When Flaming Carrot Comics debuted in 1984, it was an overnight sensation among a certain class of socially stunted young adults.
The mid-1980s were an interesting time for comic books, marking the launch of a series of experimental and independent books that stretched the boundaries of the superhero genre. Flaming Carrot Comics never achieved the mainstream success of its contemporaries, such as Frank Miller's The Dark Knight Returns or the underground hit Teenage Mutant Ninja Turtles—which became a minor pop culture phenomenon by selling out its subversive origins and becoming an example of the kiddie comix it parodied.
But FC did make a mark. It scored huge sales for a black-and-white independent book, even outselling Superman one month. Its stylistic influence paved the way for more sophisticated jaunts in comic book storytelling, whether surreal (like Grant Morrison's Doom Patrol) or humorous (like Keith Giffen's Justice League).
The Flaming Carrot Comics 31 issues also became bonafide collector items, enjoying sky-high prices during a brief speculative craze during the 1990s (which ended 20 minutes after it began).
Flaming Carrot was optioned as a movie property for a while, but it never got off the drawing board. A subsequent Bob Burden project—Mysterymen—was made into an extremely unsuccessful Ben Stiller movie (the domestic gross wasn't even half its budget).
The Mysterymen, a mythic alliance of second-string heroes including The Shoveler and Mr. Furious, originally appeared in Flaming Carrot Comics, but the Carrot himself was unfortunately nowhere to be found when the movie came out.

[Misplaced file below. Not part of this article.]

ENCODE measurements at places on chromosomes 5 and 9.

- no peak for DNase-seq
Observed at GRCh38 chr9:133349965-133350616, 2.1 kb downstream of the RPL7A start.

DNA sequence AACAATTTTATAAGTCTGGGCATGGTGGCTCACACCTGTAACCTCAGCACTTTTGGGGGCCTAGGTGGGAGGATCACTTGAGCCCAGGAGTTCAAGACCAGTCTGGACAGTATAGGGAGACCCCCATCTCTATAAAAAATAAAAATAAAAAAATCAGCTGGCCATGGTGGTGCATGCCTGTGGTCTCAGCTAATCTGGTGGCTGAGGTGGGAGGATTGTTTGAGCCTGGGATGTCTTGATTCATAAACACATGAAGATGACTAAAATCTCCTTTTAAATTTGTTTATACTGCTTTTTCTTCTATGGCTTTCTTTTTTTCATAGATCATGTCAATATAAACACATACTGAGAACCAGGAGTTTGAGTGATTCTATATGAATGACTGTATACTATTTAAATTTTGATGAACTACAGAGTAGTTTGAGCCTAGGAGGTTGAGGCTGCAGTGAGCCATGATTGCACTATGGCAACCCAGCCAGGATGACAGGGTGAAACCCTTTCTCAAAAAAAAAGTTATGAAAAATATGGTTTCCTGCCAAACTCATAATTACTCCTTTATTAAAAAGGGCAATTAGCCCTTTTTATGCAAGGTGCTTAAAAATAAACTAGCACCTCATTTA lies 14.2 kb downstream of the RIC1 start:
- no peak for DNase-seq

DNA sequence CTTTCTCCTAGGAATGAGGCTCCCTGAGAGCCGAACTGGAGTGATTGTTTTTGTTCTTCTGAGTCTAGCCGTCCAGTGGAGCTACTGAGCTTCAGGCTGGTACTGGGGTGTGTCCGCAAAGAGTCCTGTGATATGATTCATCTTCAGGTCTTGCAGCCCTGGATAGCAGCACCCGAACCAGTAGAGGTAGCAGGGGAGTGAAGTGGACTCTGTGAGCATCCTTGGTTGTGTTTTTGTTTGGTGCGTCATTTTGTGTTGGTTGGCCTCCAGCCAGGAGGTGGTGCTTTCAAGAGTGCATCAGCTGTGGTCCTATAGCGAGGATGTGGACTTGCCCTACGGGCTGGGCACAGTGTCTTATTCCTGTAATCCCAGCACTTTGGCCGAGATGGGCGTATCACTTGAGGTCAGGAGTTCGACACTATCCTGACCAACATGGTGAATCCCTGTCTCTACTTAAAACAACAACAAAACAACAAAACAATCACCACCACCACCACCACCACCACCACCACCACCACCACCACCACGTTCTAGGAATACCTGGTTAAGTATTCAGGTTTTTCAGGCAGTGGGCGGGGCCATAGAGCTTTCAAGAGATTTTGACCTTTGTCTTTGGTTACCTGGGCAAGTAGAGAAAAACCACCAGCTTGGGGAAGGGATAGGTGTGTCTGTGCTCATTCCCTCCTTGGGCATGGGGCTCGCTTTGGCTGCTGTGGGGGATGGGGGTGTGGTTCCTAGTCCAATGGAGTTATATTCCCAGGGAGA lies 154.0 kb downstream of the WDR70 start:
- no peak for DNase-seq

Hollywood could still be in the Carrot's future, though. A brand-spanking new Flaming Carrot series is set to debut for Christmas 2004, and frankly, the world has never needed Zen stupidity more.
There are a few unanswered questions from the original series will no doubt rear their heads during the new version.
For instance, the Flaming Carrot once woke up with a mysterious speaker implanted in his chest after a three-day bender. The speaker occasionally activates to impart mysterious instructions, as well as "special insights, secrets of the universe and race track tips." FC doesn't know who implanted the speaker, or what they want from him.
A more pressing question: What is the Flaming Carrot's secret identity?
Readers never glimpsed the Carrot's real face during the series' run. Burden said in the comic book's letter columns and in subsequent interviews that the Carrot does have a secret identity. Burden has said he would reveal the Carrot's secret identity to any correspondents who correctly guessed it.
Although the Carrot's identity was never revealed outright, there are plenty of clues scattered throughout the series:
Maybe we'll find out in the new series. On the other hand, maybe not. If you like stories that wrap up into a tight coherent ball, you might want to stick with Law and Order. In the Flaming Carrot's world, too, too solid facts have a tendency to melt, thaw and resolve themselves into a dew. And that dew then evaporates into a churning fog, which subsequently congeals into a puddle that mysteriously reflects the image of a buffalo head nickel.